Climate Change and Wine

Climate Change and Wine

Every aspect of wine's journey is impacted by climate change. For the sake of good wine, consumers, farmers, and winemakers have to change as well.

Climate and Wine

When we speak of climate and wine, we're speaking of the weather patterns-temperature, wind flow, sun exposure, water availability, etc. during growing season. Growing season is typically from spring through early fall/late summer.

Race to Ripen

Wine's journey begins in the earth. Grapevines flower to produce bunches of grapes. These grapes ripen and are picked during harvest season to create wine.

Winemakers determine when to pick the grapes based on their ripeness. Ripened grapes are tested for components such as sugar, acid, and tannin levels to give winemakers a sense of what kind of wine the grapes will make. 

Often, the timeline from flowering plant to ripened grape is pretty consistent. But with rising temperatures and changing weather patterns, grapes are ripening faster. Winemakers are forced to pick grapes earlier to avoid overripeness. Overripe grapes can lead to wines that are too sweet, fragile, and more likely to rot. 

Colder regions are experiencing a temporary benefit from the warmer climate. Their grapes are ripening into plumper, juicier fruits and producing better wines. This victory is likely to be short lived and come with its share of problems. Not all grapes can stand the heat. Some grapes are better suited for cooler climates and may not perform as well in the heat. And the grapes that can stand the heat may not have vines that can survive the long winters of cooler regions. 

To accommodate climate change, wineries are picking grapes sooner. Bordeaux's vineyards started harvest season about a month ahead of schedule. While Bordeaux expects a delicious 2022 vintage due to particularly juicy grapes, there's no telling what will happen with the following years' harvests. Temperatures are rising and droughts are becoming more common. Farmers are, understandably, concerned.

Smoke Taint

Speaking of more heat and less water, climate change has led to more fires that are harder to control. 

Fires lead to smoke. Smoke leads to smoke taint. Smoke taint is the result of smoke from fires contaminating vineyards. Not only can the debris lead to "dirty" grapes, phenols contaminate grapes and lead to unpleasant aromas such as ashtray or burning plants.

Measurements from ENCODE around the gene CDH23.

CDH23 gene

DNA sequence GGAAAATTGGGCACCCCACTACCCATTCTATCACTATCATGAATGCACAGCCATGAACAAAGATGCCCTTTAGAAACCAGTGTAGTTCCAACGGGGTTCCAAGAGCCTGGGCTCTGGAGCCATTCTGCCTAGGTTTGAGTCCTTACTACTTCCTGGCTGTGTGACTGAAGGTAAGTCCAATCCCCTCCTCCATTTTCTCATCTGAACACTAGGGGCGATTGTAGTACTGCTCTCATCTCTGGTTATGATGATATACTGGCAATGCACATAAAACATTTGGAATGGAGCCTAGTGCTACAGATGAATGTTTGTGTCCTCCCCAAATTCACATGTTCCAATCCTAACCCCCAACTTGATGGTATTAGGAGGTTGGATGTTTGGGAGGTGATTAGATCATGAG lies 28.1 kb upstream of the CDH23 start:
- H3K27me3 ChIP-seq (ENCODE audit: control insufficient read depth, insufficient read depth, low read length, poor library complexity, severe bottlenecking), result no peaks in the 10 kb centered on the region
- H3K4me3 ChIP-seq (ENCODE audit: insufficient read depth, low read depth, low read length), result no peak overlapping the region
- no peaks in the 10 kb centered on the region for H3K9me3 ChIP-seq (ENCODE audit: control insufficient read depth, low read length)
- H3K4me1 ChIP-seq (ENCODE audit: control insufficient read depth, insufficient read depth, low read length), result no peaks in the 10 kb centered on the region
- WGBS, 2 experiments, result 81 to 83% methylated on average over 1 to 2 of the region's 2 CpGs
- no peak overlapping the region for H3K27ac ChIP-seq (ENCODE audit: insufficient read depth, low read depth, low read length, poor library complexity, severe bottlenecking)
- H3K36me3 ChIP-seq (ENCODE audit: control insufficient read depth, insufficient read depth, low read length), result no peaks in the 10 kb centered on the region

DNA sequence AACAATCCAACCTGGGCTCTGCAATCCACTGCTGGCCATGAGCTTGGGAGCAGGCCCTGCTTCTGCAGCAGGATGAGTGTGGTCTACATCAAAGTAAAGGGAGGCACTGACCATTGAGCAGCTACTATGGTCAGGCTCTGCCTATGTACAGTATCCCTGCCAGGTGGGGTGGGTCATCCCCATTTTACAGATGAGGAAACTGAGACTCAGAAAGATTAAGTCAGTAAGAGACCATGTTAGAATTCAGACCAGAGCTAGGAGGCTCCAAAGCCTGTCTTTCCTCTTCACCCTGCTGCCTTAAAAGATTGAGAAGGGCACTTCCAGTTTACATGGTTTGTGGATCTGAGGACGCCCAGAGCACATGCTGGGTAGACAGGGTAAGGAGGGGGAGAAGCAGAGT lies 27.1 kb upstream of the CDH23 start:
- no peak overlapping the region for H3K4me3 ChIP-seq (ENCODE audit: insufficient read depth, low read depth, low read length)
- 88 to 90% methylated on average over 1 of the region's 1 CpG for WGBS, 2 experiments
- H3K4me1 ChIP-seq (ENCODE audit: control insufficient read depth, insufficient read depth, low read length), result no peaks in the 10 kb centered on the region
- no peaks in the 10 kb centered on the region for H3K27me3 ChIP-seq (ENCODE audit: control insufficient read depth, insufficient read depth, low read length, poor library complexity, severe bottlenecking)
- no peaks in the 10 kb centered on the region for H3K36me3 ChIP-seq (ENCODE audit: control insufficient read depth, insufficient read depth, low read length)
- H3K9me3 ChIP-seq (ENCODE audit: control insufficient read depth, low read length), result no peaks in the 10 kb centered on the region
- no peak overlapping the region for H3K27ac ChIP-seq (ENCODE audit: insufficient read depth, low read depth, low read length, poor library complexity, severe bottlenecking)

The aromas smoke taint causes are only expressed after fermentation. As of now, most winemakers don't have an accessible, affordable way of assessing the impact of fire and smoke until after they've gone through the wine making process. The process is, of course, expensive, laborious, and a highly coordinated effort. By the time smoke taint is detected, the product will likely still have to go to market. 

As a result, insurance companies are now covering smoke taint in insurance policies. This is a new and ongoing development to keep an eye on.

In California, the 2017 and 2020 fires did a number on vineyards. Some vineyards were lucky - the fires evaded their property and they only experienced smoke taint. 

Other vineyards were luckier still. They picked their grapes before the fires. In fact many Napa and Sonoma Valley grapes like Chardonnay and Pinot Noir were picked well before the fires (in part thanks to early ripening from heat waves in late summer). With that being said, only a conversation with the producer or diligent research can tell you this insider information, so many wine drinkers prefer to not drink 2017 California wines from the Napa region.

My two cents - 1. 90% of Napa’s cabs were picked before the October 8th fires. 2. The casual drinker is unlikely to detect smoke taint in most wines. So, go ahead and enjoy your 2017 Cali cab. But if you find a 2016, a very good vintage, splurge a bit ;) 

A Solution?

Unfortunately there aren't enough paper straws or Teslas in the world to stop climate change. 

Farmers and winemakers are changing their methods. Everyone is watching weather patterns, adjusting their practices, and investing in tools that better shield vines, filter grape juice, and irrigate the land.

As consumers, we may have to adjust to a bit more smoky wine. Or we may have to develop a palate for more acidic wine as grapes are picked earlier in the season. Or maybe we start to prefer juicier, sweeter wines as grapes ripen faster than the pace of picking.

Whatever the solution is, innovation and life's incredible ability to adapt will take over. After all, we're trying to grow grapes on Mars! I don't see any reason why we can't figure out a way to continue enjoying wine in the midst of changing global climates.

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